Dave Odom wrote:
When you speak of Metadata is your definition of Metadata a Metadata
dictionary as is often found for a data warehouse or is Metadata for EGL
just another way of saying a REF file for all definitions for all
variables for all programs in an application/system?
Dave, the metadata in EGL is true metadata in the sense that you can define not just the data characteristics of a field (type, length, and description) as you would in a field reference file, but also higher-level abstractions, such as prompt, validation, editing, and external characteristics such as whether a field is read-only.

Some of these things are available in DDS. Technically the COLHDG field provides you with prompt information, and some basic editing can be done with things like edit codes or the VALUES/RANGE keywords. But with EGL, editing and validation is much broader. There are intrinsic capabilities for everything from money to hexadecimal, while at the same time you can validate against ranges, lists, data tables (!) or even specify an editing function. All of this can be done at the data item level, and then when a field is defined based on that data item, all those characteristics are brought with.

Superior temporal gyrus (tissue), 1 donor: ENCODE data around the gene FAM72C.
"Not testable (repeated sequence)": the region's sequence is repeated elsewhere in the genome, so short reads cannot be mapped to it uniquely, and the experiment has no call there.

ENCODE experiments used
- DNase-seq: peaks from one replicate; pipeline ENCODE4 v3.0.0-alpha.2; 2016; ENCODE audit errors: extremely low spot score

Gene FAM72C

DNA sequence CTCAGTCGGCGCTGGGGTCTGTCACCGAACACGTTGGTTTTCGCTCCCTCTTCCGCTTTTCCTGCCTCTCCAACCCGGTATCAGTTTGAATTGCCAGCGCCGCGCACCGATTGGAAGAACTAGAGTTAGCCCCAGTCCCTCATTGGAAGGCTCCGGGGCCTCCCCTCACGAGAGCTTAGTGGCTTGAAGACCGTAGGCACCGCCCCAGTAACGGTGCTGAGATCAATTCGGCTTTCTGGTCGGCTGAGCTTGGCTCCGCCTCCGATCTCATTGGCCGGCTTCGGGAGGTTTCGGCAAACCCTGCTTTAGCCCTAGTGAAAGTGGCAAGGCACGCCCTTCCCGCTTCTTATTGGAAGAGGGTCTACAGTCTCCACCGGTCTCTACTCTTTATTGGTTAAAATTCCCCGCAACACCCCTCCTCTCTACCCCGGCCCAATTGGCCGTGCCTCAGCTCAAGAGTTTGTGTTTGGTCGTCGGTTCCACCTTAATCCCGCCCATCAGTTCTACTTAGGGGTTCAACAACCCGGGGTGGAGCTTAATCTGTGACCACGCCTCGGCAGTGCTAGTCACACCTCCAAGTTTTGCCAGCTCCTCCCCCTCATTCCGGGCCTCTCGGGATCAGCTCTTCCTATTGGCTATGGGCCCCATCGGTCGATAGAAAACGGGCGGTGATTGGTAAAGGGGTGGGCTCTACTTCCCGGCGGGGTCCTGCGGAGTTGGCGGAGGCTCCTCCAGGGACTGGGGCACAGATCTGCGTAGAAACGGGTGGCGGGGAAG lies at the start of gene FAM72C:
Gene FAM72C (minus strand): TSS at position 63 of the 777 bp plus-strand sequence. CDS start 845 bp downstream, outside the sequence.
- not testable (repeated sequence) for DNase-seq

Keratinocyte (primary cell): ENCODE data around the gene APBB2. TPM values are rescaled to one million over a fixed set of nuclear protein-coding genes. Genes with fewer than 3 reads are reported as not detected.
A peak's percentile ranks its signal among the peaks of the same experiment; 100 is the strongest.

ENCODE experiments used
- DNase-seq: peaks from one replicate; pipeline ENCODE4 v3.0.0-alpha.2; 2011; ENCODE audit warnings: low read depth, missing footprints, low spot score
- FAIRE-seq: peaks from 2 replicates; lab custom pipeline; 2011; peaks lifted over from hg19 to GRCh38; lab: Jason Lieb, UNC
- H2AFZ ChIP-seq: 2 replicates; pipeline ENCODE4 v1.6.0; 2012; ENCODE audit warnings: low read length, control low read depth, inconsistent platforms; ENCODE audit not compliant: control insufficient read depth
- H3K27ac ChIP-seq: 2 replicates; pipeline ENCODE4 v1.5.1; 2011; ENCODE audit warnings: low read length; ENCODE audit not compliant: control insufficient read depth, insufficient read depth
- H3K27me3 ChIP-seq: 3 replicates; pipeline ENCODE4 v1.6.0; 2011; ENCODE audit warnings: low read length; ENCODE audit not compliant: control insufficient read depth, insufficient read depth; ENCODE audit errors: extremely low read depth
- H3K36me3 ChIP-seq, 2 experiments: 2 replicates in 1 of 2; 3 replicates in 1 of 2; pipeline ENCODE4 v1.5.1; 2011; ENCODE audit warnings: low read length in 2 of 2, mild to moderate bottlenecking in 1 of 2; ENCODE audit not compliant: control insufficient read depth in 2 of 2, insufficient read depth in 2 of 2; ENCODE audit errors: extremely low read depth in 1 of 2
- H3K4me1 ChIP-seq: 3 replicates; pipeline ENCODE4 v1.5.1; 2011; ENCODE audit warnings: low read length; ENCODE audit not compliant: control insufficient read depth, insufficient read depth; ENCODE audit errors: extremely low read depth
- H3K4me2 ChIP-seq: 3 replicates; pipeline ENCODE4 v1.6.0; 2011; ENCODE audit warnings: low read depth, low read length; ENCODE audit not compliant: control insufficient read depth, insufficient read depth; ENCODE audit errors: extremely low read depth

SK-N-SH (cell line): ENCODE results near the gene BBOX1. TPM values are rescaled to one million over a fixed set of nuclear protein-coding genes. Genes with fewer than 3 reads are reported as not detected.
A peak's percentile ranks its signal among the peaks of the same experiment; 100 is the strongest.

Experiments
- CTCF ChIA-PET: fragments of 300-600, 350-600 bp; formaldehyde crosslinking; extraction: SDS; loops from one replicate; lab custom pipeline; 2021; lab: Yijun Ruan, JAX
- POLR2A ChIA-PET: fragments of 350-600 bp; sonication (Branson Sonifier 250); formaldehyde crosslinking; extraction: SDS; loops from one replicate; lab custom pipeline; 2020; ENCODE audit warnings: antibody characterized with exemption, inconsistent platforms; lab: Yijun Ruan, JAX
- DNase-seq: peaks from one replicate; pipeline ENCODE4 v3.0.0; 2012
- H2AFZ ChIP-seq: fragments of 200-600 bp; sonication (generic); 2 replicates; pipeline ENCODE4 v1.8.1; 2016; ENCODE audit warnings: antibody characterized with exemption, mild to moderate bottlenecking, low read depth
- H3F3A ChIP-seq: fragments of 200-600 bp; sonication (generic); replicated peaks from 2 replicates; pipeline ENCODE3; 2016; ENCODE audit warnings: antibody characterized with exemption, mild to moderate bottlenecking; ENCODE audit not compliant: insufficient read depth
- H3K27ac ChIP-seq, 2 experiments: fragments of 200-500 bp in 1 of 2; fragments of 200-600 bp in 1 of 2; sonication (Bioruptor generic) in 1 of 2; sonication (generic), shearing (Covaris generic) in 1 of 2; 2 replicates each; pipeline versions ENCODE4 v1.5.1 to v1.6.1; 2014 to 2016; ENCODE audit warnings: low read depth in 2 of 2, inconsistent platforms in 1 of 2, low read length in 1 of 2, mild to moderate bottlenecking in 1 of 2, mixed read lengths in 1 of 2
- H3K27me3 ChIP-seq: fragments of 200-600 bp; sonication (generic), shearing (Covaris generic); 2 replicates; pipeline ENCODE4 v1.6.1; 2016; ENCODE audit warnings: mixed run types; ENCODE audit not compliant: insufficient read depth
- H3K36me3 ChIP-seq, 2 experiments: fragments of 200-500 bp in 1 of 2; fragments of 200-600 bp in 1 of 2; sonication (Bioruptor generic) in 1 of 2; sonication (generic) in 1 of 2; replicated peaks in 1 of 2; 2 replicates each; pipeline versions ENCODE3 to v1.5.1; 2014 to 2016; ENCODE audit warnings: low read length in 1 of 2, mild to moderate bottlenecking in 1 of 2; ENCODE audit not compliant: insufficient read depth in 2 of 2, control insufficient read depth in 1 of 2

The other types of metadata include the ability to specify fields to be read only or, my favorite, non-persistent. A non-persistent field ina record is one that is not read from nor written to the database. It's simply for the user interface. For example, you might have a checkbox that you include in a table of records. The checkbox isn't in the table itself, but you can include it in the record. That way, any generated SQL will ignore the checkbox, but when you drop the record on the page the checkbox will be painted. Anyway, that's another category of metadata.

If you have more specific questions on how EGL does things, I'm going to cross-post this to the new EGL list, and I'll answer there. For my part, as far as this list goes I'd be interested in hearing how many of these features are found in a data warehouse, because that's the sort of information that makes creating web interfaces of any kind easier. The more information you have on the field the easier it is to generate a UI for it.


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